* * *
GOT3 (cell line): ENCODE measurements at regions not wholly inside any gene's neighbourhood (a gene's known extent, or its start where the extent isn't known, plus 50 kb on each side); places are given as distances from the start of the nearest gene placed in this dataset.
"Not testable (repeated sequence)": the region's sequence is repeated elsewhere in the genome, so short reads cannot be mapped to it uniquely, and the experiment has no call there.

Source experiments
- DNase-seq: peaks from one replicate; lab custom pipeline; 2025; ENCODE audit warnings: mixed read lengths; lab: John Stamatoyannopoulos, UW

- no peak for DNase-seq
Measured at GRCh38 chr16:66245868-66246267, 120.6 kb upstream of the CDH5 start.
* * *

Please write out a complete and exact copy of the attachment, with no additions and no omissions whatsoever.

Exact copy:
GOT3 (cell line): ENCODE measurements at regions not wholly inside any gene's neighbourhood (a gene's known extent, or its start where the extent isn't known, plus 50 kb on each side); places are given as distances from the start of the nearest gene placed in this dataset.
"Not testable (repeated sequence)": the region's sequence is repeated elsewhere in the genome, so short reads cannot be mapped to it uniquely, and the experiment has no call there.

Source experiments
- DNase-seq: peaks from one replicate; lab custom pipeline; 2025; ENCODE audit warnings: mixed read lengths; lab: John Stamatoyannopoulos, UW

- no peak for DNase-seq
Measured at GRCh38 chr16:66245868-66246267, 120.6 kb upstream of the CDH5 start.